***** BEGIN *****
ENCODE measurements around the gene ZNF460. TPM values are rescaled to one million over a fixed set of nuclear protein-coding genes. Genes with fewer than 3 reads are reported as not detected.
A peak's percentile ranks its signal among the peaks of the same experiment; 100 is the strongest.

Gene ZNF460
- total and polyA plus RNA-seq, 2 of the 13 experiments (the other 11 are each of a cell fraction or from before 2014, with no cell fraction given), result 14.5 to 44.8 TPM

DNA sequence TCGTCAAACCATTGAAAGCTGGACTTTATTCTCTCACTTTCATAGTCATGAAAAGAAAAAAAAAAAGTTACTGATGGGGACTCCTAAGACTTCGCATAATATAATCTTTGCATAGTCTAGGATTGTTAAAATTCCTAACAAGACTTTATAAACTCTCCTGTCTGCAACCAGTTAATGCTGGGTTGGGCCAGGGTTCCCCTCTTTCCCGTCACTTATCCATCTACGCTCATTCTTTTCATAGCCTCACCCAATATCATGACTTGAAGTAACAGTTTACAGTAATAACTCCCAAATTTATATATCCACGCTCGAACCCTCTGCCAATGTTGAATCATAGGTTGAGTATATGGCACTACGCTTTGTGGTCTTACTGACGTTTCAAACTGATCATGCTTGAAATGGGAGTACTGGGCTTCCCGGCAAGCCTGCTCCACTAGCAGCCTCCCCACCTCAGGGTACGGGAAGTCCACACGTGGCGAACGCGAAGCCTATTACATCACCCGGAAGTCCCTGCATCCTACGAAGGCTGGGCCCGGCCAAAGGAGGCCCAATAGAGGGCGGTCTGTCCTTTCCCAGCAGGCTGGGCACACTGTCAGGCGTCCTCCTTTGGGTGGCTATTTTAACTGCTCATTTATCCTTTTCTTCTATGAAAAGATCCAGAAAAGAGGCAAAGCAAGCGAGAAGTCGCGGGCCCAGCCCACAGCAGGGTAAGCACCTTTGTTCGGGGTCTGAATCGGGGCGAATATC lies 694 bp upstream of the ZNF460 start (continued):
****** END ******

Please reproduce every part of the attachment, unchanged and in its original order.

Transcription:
ENCODE measurements around the gene ZNF460. TPM values are rescaled to one million over a fixed set of nuclear protein-coding genes. Genes with fewer than 3 reads are reported as not detected.
A peak's percentile ranks its signal among the peaks of the same experiment; 100 is the strongest.

Gene ZNF460
- total and polyA plus RNA-seq, 2 of the 13 experiments (the other 11 are each of a cell fraction or from before 2014, with no cell fraction given), result 14.5 to 44.8 TPM

DNA sequence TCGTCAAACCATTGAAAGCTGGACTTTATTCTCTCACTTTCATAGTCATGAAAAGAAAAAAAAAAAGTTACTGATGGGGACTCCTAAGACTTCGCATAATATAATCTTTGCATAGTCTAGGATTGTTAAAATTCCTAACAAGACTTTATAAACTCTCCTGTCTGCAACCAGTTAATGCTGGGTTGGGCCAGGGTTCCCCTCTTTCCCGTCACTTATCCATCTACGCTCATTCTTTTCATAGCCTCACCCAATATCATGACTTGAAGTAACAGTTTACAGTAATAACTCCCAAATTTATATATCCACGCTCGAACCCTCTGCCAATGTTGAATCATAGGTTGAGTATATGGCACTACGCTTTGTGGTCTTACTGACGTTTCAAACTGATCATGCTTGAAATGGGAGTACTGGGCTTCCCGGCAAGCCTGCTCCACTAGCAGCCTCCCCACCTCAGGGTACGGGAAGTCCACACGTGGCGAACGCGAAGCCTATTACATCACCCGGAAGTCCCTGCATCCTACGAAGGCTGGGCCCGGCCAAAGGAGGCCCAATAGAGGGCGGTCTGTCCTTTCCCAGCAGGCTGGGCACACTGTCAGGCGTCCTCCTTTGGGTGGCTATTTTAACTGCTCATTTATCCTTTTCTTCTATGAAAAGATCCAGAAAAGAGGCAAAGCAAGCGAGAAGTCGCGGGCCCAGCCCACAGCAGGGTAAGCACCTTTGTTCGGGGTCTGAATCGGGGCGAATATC lies 694 bp upstream of the ZNF460 start (continued):